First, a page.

Earlier this year, the Orleans Parish Defenders Office (OPD), which represents more than 80 percent of criminal defendants in Orleans Parish and handled 30,000 cases in 2011, faced a particularly severe fiscal crisis. The office fired a third of its staff and effectively slashed pay for those who remained. Private contract lawyers handling death penalty and conflict cases stopped getting paid. Entire divisions of the office were cut. Hundreds of criminal defendants were left with no lawyer to represent them, though their lives and liberty were on the line. Funding for indigent defense in New Orleans relies, in part, on collection of traffic fines, as well as court fees paid by indigent defendants who plead guilty or are convicted at trial. In recent months, the office has been able to rehire a handful of lawyers after lawmakers supplemented the indigent defense budget by increasing the indigent defender fee by $10 and seatbelt violations by $20. And two weeks ago, OPD filed a lawsuit alleging that New Orleans Traffic Court has shortchanged indigent defense between $2.4 million to $6.7 million since 2007.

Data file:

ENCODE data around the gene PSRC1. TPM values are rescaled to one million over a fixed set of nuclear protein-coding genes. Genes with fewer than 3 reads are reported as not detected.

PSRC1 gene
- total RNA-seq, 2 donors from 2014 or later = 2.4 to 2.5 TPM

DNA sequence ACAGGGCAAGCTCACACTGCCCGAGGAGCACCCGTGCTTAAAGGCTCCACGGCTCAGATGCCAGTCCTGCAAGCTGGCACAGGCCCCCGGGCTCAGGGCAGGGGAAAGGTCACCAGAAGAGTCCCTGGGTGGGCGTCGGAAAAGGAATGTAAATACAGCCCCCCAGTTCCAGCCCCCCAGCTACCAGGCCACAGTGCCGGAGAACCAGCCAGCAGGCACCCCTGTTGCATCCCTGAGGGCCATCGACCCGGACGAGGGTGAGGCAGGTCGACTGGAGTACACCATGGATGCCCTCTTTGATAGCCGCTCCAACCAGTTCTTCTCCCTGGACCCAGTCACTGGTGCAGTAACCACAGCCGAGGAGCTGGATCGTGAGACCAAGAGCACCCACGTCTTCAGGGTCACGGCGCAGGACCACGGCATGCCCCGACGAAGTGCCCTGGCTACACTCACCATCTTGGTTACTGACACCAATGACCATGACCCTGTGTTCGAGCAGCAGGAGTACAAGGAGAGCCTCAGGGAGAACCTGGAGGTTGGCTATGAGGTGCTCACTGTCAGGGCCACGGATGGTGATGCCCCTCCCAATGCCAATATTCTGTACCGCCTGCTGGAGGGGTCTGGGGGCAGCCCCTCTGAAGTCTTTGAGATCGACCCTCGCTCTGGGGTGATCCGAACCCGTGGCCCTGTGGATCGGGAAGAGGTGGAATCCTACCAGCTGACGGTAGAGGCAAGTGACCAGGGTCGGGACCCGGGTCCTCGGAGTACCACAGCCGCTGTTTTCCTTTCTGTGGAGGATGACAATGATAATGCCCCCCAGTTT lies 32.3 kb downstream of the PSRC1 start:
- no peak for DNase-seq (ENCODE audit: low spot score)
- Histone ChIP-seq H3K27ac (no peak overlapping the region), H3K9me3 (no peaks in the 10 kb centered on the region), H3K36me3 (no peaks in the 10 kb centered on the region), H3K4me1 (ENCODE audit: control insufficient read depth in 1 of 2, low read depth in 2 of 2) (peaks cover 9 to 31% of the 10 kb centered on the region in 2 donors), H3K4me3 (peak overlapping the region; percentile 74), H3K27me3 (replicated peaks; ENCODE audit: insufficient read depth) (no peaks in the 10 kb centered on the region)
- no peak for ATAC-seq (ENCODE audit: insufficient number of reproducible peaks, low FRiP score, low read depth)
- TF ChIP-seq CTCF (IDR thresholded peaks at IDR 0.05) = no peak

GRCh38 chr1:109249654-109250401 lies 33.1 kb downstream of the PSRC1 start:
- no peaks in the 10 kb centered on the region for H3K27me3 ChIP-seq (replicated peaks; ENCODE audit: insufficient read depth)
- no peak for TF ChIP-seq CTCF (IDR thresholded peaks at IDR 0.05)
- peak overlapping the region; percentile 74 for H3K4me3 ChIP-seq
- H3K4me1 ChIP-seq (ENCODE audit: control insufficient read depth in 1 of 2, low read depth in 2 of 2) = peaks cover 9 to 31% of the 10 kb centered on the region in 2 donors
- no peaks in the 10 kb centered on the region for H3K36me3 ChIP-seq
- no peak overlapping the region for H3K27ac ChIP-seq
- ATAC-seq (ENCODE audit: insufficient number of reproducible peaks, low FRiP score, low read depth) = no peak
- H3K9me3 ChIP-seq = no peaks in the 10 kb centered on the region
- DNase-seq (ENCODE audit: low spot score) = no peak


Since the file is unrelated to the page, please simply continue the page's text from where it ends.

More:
The persistent underfunding of indigent defense systems in the United States for the last 50 years has occurred on the watch of our state courts and our profession. As we prepare to commemorate the 50th anniversary of Gideon v. Wainwright on March 18, 2013, all of us must know that when this chapter in the history of the American justice system is written, it will not be a pretty picture.
After first recognizing a right to prospective injunctive relief for grossly underfunded public defender systems in 1989, the federal courts abdicated their responsibility to enforce the Sixth Amendment, citing abstention concerns. As a result, since 1992, almost all significant systemic challenges to underfunded public defender systems have occurred in state courts. The principal goal of this first generation of state court litigation was to increase funding for indigent defense systems around the country. In better economic times, this goal was difficult, to say the least, since legislatures and occasionally the executive branch, rather than the courts, appropriate funds for state agencies. The task is Herculean during the current budget crisis, when state courts are turning to desperate measures to generate revenue, such as aggressively collecting fines and fees off the backs of the poor.